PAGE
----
“A Dream Chaser landing capability here opens up so many possibilities,” Jankowski said. “Exposure to cutting-edge concepts and, let’s say we only get one landing. We are looking at job growth. We will need processing facilities and manpower to build, operate and integrate payloads.”

For the third straight year, the Huntsville-Madison County Chamber of Commerce has sponsored a  European Space Agency competition, seeking applications for the Dream Chaser that would land in Huntsville.

“The Space Exploration Masters competition with the European Space Agency and our partner, Astrosat, a Scottish space services company, has given us a world stage for promoting our space, science and technology ecosystem,” said Lucia Cape, the Chamber’s senior vice president for economic development. “The competition has helped us raise the international profile of Huntsville not only as the home of the Saturn V and the space shuttle, but also as the space science operations center for the International Space Station and the ongoing rocket and propulsion capital for SLS and Blue Origin.”

Five years ago, Jankowski approached Madison County Commissioner Steve Haraway on how to acquire study money to determine if such a pursuit was feasible and if the airport could handle the unique spacecraft’s landing.

Haraway; County Commission Chairman Dale Strong; Huntsville Mayor Tommy Battle; then-Madison Mayor Troy Trulock; Cape; and the Port of Huntsville leadership, all pulled together $200,000 in public funds to conduct a six-month feasibility study.

“The Chamber’s role in economic development includes working with local leaders and companies to position ourselves for optimal growth,” said Cape. “We’ve identified Huntsville’s space science and payload expertise as a key asset in the emerging space economy.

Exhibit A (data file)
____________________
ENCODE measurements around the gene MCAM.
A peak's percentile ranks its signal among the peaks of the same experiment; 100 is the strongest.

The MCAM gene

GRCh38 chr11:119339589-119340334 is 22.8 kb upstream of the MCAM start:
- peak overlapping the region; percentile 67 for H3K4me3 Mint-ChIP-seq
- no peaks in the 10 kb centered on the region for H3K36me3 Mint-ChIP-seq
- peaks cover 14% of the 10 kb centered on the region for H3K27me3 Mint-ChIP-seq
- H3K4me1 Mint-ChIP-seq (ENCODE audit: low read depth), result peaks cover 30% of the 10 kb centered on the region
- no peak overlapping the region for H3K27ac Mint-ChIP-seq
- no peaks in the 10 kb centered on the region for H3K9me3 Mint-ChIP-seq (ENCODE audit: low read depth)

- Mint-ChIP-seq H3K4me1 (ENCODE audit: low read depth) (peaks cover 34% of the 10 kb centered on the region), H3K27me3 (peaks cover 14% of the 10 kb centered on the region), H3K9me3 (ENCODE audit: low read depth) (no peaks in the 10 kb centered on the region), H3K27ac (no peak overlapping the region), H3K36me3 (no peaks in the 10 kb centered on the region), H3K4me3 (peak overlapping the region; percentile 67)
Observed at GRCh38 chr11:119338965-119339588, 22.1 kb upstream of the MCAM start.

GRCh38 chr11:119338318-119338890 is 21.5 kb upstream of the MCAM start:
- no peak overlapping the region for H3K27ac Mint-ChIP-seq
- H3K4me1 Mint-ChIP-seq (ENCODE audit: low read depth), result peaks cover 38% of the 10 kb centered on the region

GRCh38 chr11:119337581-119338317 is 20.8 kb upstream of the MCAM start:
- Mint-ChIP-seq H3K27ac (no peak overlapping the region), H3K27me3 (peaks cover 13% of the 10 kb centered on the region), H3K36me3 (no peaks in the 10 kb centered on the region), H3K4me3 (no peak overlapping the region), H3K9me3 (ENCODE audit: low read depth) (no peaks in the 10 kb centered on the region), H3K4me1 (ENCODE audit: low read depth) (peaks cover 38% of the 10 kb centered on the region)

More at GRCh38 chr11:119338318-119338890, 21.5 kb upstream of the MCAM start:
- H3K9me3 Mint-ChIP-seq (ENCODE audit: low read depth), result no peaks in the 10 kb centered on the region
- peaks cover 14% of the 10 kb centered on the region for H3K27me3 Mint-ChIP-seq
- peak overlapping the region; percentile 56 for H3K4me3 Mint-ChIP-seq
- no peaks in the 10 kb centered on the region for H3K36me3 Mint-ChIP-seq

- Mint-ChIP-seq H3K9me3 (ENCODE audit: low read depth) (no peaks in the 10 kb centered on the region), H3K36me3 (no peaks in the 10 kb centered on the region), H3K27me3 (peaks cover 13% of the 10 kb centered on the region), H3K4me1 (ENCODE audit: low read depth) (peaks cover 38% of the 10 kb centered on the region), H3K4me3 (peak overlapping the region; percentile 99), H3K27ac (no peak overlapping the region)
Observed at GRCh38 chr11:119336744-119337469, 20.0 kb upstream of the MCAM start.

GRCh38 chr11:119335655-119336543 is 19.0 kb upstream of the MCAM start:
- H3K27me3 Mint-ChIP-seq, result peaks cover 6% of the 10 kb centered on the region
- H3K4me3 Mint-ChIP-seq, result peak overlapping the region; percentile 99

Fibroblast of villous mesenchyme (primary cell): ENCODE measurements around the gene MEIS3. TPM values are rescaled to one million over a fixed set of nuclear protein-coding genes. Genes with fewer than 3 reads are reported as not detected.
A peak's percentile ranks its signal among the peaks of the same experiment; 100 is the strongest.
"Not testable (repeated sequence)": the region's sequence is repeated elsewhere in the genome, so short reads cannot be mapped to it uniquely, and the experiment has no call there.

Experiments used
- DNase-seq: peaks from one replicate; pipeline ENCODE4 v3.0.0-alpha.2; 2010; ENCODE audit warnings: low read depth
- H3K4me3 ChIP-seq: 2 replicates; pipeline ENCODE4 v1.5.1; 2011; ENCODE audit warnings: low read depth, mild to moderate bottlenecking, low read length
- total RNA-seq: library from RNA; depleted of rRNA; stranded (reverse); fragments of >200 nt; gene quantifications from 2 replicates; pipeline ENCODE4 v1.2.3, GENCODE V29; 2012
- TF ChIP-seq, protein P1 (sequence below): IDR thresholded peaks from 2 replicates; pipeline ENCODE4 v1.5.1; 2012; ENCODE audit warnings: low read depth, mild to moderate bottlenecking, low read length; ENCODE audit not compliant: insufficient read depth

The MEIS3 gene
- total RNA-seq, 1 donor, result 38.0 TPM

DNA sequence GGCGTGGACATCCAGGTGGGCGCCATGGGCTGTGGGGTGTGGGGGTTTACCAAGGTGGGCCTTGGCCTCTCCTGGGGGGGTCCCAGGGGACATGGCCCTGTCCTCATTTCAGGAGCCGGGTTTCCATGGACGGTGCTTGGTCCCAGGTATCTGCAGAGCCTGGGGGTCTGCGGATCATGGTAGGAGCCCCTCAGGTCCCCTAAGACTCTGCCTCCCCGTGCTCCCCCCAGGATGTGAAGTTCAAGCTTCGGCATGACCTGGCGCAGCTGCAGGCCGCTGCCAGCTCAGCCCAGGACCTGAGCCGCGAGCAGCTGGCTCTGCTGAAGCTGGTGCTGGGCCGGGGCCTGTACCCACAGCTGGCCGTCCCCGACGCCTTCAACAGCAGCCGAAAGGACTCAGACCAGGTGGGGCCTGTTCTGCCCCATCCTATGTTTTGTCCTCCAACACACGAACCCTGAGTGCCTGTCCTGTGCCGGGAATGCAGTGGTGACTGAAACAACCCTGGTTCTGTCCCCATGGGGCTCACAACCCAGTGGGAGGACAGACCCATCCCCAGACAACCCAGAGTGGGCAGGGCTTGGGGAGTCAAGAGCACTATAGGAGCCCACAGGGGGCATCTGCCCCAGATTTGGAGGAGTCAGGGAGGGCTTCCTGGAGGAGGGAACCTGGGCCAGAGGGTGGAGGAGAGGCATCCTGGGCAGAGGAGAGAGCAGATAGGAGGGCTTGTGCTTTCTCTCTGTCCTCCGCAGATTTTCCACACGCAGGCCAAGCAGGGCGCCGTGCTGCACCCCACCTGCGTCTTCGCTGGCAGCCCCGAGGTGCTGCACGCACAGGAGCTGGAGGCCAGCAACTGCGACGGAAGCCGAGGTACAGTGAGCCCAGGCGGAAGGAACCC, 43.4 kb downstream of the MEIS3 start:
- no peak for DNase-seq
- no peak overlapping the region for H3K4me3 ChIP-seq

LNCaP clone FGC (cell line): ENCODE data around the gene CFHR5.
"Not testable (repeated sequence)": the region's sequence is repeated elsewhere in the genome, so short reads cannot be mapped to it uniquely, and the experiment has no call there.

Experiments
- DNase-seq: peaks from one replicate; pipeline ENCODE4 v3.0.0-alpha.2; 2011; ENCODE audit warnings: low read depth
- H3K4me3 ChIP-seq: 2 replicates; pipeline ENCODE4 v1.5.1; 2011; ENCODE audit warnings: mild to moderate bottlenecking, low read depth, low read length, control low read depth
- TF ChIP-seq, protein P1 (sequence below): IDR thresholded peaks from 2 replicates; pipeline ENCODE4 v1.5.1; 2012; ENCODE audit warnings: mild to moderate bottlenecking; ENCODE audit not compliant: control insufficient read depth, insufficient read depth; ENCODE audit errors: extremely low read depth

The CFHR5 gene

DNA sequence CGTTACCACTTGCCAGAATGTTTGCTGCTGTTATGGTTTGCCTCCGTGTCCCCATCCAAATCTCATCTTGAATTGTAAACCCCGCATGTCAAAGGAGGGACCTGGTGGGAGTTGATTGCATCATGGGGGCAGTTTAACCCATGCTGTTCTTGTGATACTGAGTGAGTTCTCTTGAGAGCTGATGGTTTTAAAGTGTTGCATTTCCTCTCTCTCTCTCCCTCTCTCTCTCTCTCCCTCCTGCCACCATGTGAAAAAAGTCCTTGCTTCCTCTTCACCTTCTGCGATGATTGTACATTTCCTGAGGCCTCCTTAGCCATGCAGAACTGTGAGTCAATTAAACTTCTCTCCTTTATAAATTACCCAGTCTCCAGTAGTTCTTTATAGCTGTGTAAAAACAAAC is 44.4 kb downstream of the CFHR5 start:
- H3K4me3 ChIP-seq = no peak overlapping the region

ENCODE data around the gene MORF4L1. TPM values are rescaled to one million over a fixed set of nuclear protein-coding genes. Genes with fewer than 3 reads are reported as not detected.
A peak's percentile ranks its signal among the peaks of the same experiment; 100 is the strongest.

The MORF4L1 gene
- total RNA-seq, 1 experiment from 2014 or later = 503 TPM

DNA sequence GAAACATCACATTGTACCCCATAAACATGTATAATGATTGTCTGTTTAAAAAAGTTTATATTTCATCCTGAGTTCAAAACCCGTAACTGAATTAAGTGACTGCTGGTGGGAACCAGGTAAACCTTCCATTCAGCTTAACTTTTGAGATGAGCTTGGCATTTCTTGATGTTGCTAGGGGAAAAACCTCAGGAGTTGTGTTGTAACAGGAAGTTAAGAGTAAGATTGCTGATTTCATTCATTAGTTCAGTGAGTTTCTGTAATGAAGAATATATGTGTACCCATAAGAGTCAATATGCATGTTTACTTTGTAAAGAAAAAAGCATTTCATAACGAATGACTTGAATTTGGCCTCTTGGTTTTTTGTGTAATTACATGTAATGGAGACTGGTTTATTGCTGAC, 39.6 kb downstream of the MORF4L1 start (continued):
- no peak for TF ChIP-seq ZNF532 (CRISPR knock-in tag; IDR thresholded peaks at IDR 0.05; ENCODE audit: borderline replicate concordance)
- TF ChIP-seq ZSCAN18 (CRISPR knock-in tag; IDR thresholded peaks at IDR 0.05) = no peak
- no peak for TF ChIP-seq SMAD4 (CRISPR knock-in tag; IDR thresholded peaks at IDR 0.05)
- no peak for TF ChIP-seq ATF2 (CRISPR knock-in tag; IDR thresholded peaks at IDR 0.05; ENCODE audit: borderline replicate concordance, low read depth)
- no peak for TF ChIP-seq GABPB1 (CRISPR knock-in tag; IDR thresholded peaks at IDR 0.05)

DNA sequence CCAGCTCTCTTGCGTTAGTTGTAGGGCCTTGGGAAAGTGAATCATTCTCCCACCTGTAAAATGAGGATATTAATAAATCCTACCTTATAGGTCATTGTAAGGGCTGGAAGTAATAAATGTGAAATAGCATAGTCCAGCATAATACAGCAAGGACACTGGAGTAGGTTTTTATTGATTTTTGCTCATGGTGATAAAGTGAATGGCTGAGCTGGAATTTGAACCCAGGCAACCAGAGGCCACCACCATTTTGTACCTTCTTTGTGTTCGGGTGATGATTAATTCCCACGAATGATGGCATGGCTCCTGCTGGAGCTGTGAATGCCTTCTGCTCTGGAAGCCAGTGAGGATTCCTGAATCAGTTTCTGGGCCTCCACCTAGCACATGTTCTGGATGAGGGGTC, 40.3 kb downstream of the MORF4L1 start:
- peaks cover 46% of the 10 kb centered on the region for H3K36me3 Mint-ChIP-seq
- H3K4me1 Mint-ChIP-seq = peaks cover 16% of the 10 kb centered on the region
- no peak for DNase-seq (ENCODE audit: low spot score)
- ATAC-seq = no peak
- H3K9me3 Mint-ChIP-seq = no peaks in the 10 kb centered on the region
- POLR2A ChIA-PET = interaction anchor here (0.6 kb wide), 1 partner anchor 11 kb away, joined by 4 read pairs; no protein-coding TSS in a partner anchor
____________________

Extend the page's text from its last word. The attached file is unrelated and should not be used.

“Landing the Dream Chaser at Huntsville International Airport would create new opportunities for local companies as well as new capabilities for our research and development community.”

HSV Runway Testing

“In 2015, Huntsville International Airport did a landing site study (to determine) the feasibility and compatibility of landing future space vehicles (specifically the Sierra Nevada Dream Chaser),” said Kevin Vandeberg, director of operations at Huntsville International Airport. 

The main issue was whether the skid plate on the front of Dream Chaser would seriously damage the asphalt runway. Dream Chaser lands on its back two wheels but does not have a front landing tire. Instead, the nose drops down on a skid plate to bring the vehicle to a halt. 

Using heavy equipment travelling at a high rate of speed, Morell Engineering tests showed a vehicle the size of Dream Chaser would be going so fast, it would do only minimal damage to the runway, never digging into the asphalt or rutting. Sierra Nevada shipped in a real skid plate for the test and it passed with flying colors.

They also conducted preliminary environmental assessments to measure the effects of the mild sonic boom the landing will trigger, and whether it will impact nearby explosive materials.

“In January 2016, the Airport Authority received the report on the findings of the study from Morell Engineering,” said Vandeberg. “It confirmed that little structural damage is expected to occur during the landing of Dream Chaser on the airport’s asphalt runway. Upon review of this report, Huntsville International Airport determined that we would move forward with the FAA license application process.”

The $1 Million Phase II Engineering Analysis